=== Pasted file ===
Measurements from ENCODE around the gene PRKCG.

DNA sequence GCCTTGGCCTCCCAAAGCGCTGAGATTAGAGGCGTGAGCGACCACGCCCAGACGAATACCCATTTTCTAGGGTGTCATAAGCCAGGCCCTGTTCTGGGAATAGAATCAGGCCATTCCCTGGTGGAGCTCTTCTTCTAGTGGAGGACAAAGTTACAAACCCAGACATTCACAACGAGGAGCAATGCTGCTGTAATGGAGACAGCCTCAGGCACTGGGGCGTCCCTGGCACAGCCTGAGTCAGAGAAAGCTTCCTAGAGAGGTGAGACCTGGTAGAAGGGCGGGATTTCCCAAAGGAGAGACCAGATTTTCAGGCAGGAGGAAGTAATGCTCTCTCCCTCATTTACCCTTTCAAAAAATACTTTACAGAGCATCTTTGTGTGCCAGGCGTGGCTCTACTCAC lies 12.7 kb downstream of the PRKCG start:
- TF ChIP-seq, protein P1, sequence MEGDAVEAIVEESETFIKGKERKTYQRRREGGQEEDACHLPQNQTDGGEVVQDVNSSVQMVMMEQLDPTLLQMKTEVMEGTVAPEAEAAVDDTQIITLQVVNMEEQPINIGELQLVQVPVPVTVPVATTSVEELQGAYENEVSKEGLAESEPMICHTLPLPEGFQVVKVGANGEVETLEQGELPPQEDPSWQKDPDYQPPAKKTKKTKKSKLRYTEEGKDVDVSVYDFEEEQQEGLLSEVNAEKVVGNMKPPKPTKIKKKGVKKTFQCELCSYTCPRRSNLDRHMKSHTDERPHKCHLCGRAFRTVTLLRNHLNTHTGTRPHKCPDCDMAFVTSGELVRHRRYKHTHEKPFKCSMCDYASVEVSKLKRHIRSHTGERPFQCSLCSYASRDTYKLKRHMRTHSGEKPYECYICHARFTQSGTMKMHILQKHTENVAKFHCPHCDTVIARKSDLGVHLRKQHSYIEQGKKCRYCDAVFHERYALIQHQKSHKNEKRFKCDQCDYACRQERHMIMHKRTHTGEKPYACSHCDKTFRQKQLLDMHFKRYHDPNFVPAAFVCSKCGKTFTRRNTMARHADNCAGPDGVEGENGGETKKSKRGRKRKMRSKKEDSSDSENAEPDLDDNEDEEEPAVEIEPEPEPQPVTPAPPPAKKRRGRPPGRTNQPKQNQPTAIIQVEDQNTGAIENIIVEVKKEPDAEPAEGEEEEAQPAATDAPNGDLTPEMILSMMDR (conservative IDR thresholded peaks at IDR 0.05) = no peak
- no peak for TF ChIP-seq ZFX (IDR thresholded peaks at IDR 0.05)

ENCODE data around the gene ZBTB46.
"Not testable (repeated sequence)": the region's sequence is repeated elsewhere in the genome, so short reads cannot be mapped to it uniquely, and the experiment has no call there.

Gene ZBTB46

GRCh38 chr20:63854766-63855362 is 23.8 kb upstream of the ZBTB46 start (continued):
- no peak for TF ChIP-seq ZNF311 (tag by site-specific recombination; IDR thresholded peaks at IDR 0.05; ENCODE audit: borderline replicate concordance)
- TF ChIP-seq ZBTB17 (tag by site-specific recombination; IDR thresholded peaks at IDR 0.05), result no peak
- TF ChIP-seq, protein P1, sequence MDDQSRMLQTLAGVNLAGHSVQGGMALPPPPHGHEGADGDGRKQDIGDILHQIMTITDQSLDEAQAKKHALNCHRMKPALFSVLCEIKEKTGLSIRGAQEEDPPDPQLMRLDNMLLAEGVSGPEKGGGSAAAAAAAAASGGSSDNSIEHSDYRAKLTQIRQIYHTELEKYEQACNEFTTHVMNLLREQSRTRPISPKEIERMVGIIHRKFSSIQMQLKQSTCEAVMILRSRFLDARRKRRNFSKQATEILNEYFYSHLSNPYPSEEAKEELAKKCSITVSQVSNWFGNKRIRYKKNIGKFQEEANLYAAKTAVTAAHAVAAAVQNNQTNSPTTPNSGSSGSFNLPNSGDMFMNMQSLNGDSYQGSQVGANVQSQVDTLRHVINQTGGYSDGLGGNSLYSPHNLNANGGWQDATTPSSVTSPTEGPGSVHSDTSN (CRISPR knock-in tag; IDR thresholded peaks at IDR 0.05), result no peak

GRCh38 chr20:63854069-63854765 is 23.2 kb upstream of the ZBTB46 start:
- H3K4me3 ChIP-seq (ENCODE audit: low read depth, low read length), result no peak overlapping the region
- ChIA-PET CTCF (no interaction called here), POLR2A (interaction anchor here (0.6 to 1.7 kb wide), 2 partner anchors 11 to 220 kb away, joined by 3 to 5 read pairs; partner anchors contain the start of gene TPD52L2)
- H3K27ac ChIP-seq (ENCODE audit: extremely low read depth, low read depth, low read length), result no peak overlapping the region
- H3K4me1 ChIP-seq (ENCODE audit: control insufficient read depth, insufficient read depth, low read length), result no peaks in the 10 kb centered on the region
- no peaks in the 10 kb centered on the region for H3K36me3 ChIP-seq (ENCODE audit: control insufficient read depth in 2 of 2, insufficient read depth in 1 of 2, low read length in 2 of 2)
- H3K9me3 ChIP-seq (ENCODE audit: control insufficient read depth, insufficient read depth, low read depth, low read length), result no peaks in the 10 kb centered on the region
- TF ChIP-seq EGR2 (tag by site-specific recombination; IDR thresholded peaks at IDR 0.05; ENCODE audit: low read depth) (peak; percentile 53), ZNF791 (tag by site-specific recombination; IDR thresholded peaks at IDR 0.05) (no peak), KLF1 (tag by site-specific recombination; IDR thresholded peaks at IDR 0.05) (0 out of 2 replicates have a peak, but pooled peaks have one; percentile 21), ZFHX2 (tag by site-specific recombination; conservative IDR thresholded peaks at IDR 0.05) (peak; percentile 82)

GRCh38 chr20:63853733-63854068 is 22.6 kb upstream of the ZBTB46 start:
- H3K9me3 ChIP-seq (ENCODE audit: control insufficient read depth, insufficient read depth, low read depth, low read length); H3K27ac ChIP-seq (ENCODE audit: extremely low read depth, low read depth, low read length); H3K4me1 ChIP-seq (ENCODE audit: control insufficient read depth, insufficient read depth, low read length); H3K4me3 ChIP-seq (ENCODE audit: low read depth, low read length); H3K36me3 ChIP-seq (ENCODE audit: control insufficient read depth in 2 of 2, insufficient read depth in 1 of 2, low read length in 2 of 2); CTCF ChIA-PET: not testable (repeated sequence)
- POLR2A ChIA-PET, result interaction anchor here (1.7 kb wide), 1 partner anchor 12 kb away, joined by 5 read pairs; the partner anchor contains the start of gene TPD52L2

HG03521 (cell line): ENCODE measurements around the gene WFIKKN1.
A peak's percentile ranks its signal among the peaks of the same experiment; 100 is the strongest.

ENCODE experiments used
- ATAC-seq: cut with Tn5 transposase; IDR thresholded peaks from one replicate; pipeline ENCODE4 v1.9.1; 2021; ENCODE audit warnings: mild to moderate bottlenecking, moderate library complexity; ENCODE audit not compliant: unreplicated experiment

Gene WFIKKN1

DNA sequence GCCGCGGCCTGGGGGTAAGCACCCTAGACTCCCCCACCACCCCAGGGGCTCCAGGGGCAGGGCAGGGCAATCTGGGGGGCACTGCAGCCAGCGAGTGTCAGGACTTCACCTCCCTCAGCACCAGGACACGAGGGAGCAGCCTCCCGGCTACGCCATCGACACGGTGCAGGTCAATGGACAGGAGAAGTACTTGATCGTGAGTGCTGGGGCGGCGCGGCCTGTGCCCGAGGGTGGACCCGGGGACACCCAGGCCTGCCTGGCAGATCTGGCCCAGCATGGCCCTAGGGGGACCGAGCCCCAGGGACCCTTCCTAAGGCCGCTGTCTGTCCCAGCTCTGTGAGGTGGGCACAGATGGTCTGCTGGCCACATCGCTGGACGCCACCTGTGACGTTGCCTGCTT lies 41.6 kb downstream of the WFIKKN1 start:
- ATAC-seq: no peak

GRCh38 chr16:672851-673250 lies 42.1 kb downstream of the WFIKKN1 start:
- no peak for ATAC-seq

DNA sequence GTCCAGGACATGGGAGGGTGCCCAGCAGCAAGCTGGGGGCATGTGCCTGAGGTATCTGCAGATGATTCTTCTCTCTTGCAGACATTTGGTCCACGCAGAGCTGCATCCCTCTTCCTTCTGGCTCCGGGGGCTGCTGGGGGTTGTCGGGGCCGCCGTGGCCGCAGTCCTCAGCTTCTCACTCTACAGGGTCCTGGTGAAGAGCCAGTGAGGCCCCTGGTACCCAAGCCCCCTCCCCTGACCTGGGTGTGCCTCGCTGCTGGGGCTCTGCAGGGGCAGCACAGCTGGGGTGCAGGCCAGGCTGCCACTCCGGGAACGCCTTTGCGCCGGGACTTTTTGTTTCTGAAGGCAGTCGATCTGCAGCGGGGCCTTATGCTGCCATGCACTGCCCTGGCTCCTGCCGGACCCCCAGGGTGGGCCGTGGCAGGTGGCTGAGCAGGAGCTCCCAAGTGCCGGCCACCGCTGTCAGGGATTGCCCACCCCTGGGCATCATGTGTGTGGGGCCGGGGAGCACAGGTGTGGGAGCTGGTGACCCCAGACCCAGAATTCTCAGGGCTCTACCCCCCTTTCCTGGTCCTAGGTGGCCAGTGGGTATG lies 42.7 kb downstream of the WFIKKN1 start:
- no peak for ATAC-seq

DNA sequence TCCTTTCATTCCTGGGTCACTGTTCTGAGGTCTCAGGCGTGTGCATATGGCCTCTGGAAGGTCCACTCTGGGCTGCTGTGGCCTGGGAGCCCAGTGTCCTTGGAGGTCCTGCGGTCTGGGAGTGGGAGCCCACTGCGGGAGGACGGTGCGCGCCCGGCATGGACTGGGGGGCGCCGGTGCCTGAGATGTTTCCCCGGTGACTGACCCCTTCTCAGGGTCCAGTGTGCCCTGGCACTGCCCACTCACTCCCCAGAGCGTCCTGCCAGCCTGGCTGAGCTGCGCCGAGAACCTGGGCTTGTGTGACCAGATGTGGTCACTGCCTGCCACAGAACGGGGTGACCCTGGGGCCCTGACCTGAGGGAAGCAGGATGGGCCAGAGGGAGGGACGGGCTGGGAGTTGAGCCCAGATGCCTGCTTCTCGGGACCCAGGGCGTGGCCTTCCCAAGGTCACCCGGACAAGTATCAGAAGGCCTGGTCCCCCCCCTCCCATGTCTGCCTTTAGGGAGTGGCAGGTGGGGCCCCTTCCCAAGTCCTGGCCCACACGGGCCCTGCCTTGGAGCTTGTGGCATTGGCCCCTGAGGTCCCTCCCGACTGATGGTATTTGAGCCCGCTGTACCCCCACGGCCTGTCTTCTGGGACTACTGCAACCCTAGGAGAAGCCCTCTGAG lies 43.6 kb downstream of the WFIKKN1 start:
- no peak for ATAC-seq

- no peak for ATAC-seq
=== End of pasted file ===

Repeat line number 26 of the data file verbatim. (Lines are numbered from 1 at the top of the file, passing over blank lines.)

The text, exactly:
- ATAC-seq: cut with Tn5 transposase; IDR thresholded peaks from one replicate; pipeline ENCODE4 v1.9.1; 2021; ENCODE audit warnings: mild to moderate bottlenecking, moderate library complexity; ENCODE audit not compliant: unreplicated experiment